There has been much discussion lately about the policy changes made by Schulmerich. Most importantly, their new policy related to the ability for ensembles to buy spare parts for their bells has been scrutinized. Are these new changes beneficial or debilitating?
I would like to take the stance of Schulmerich policies being a positive change.
Schulmerich’s justification for the change relates back to economics. A company that makes more money, can pump more money into research and development, as well as the promotion of their product. With handbells we are in a unique situation that any promotion Schulmerich does for handbells enhances all of the media attention for our art form. So transversely, the more money Schulmerich (or Malmark) brings in, the stronger handbells will become in the world music scene.
I am a religious follower of anything handbell related online: Handbell-L, any and all Facebook pages, Google alerts. Everywhere people are up in arms over this policy change. Is all of this rabble-rousing doing anything to help the greater handbell community? People should be embracing the fact that a handbell company is finally pushing into the 21st century and making changes! Sure, we might disagree with some of these changes, but instead of the endless complaining, there should be healthy discussions. Schulmerich is certainly pushing as hard as they can to endorse healthy discussions, even by having representatives replying to EVERY question on EVERY forum and site (their representatives have been extremely polite in the face of rude remarks, and have offered answers that more than satisfactorily answer all questions posed). They are doing an extremely admirable job in making sure their push for advancement in handbell production is as seamless and beneficial as possible.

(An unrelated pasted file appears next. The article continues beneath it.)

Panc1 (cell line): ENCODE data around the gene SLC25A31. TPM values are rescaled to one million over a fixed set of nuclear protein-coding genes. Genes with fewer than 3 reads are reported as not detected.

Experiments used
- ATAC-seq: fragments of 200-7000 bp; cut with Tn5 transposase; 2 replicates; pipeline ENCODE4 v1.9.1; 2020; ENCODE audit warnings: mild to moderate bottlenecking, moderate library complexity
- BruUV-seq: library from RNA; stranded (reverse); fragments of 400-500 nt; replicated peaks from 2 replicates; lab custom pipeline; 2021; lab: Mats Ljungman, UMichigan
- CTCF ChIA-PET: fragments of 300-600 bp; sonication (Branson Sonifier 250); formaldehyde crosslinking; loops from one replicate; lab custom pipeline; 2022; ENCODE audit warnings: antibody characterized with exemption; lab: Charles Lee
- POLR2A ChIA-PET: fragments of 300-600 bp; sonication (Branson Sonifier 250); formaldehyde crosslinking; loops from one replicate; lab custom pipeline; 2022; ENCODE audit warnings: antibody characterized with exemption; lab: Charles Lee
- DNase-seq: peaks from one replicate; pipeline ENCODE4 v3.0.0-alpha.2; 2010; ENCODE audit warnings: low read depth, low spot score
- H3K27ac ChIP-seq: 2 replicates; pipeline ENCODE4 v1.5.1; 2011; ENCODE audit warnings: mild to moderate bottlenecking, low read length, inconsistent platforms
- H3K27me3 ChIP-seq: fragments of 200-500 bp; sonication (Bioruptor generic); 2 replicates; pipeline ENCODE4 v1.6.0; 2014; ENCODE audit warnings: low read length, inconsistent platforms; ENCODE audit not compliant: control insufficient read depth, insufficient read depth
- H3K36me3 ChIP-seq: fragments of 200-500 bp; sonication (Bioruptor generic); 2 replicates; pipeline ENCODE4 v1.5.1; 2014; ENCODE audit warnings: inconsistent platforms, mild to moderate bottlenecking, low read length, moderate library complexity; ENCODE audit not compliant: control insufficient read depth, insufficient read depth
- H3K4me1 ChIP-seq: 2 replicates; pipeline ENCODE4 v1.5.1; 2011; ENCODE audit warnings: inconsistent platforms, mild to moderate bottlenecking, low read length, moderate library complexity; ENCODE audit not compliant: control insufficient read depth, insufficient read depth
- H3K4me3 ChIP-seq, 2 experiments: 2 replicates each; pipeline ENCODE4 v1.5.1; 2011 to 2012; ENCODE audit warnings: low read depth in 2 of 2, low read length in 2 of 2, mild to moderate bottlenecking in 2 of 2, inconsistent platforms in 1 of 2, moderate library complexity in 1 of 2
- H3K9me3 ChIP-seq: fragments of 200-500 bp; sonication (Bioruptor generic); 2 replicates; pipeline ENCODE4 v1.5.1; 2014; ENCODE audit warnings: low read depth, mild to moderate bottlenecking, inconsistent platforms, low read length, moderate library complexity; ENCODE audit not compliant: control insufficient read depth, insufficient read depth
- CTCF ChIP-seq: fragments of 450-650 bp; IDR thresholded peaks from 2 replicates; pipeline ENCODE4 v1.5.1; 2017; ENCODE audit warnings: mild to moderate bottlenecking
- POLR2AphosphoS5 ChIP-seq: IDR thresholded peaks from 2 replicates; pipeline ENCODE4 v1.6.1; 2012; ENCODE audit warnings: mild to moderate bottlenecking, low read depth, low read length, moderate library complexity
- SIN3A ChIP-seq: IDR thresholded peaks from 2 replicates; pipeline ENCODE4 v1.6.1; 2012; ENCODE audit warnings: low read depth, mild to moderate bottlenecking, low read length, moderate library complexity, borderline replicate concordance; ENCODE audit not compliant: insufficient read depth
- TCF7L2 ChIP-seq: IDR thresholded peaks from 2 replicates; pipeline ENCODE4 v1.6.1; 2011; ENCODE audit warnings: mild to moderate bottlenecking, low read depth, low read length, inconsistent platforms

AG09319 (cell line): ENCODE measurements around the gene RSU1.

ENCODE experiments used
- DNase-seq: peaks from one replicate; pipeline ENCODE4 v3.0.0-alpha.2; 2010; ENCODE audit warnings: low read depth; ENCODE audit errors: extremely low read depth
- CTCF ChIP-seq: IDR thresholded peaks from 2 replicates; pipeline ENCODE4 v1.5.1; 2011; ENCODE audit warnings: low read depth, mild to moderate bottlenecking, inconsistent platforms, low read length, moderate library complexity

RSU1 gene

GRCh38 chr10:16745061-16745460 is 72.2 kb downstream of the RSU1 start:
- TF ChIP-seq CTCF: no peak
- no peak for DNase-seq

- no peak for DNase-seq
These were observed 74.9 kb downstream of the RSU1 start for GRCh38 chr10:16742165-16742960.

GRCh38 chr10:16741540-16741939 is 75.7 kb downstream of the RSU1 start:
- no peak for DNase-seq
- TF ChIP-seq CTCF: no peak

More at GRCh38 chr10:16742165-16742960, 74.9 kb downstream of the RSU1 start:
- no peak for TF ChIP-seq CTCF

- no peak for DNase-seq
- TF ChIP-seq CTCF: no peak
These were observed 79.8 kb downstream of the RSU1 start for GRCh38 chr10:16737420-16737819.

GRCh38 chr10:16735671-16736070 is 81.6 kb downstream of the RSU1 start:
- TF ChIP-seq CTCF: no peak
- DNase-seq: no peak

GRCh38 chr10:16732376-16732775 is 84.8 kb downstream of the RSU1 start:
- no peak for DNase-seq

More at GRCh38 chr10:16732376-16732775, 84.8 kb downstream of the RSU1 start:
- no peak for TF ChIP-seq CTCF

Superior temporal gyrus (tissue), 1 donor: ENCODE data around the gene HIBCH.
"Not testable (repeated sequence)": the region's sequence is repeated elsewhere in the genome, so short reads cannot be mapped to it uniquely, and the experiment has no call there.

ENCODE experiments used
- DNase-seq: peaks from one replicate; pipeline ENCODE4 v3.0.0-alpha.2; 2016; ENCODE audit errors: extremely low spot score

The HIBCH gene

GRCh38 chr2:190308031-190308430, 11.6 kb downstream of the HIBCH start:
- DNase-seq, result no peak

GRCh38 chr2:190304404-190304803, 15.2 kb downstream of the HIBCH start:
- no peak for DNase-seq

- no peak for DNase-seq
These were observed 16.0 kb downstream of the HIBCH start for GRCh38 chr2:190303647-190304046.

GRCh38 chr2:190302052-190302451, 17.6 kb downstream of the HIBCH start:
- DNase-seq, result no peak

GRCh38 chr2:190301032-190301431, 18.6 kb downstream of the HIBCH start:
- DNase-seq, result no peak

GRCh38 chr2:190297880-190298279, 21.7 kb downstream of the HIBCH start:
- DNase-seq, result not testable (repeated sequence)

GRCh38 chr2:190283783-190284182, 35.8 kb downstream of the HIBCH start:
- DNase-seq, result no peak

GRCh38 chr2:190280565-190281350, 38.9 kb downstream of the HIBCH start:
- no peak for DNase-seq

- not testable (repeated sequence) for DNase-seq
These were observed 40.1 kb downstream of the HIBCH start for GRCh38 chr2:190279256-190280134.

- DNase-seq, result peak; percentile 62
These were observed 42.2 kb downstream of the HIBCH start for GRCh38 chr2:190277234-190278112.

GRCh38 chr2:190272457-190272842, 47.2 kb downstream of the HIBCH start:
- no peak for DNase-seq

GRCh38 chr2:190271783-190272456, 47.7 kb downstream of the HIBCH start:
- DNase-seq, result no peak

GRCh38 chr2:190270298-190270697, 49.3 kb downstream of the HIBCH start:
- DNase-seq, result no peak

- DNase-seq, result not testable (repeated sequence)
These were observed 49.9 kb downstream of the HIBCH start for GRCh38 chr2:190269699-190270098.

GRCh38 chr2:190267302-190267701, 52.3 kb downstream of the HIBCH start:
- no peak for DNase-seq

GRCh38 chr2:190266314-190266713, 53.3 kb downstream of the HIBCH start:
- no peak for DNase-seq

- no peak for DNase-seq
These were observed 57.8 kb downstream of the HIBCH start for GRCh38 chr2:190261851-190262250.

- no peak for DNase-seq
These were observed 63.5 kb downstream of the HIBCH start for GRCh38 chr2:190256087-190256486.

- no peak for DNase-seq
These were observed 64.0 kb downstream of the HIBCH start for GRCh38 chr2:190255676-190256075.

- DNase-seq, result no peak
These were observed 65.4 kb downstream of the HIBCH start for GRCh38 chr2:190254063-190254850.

I personally am looking forward to the new ways Schulmerich is going to start looking for revenue, and if I can help them help handbells, I will go out of my way to help. Every person that has been witnessing the new surge of handbell musicianship should be in contact with Schulmerich (and Malmark) in search of new ways to make handbells bigger, better, and stronger. The more people that know what a handbell is, the more of us that can make a living playing handbells and pursue what we love. If Schulmerich’s new parts policy helps accomplish this goal, good for them; I am happy to continue offering helpful, not harmful, critiques to their changes.
Full disclosure, my home ensemble plays on Schully’s (our bells have the unique quality of having a very bright tone that puts them on the level of Malmark, yet still can produce the gorgeous mellow sounds Schully has been known for). However, just to make things fun, we play on Malmark chimes and our 5th octave is comprised of Malmark bells. This combination of different bells, in my opinion, makes for an ensemble that has an extremely unique tone that is well balanced, more-so than a single set of bells.
Photo Credit: NVJ on Flickr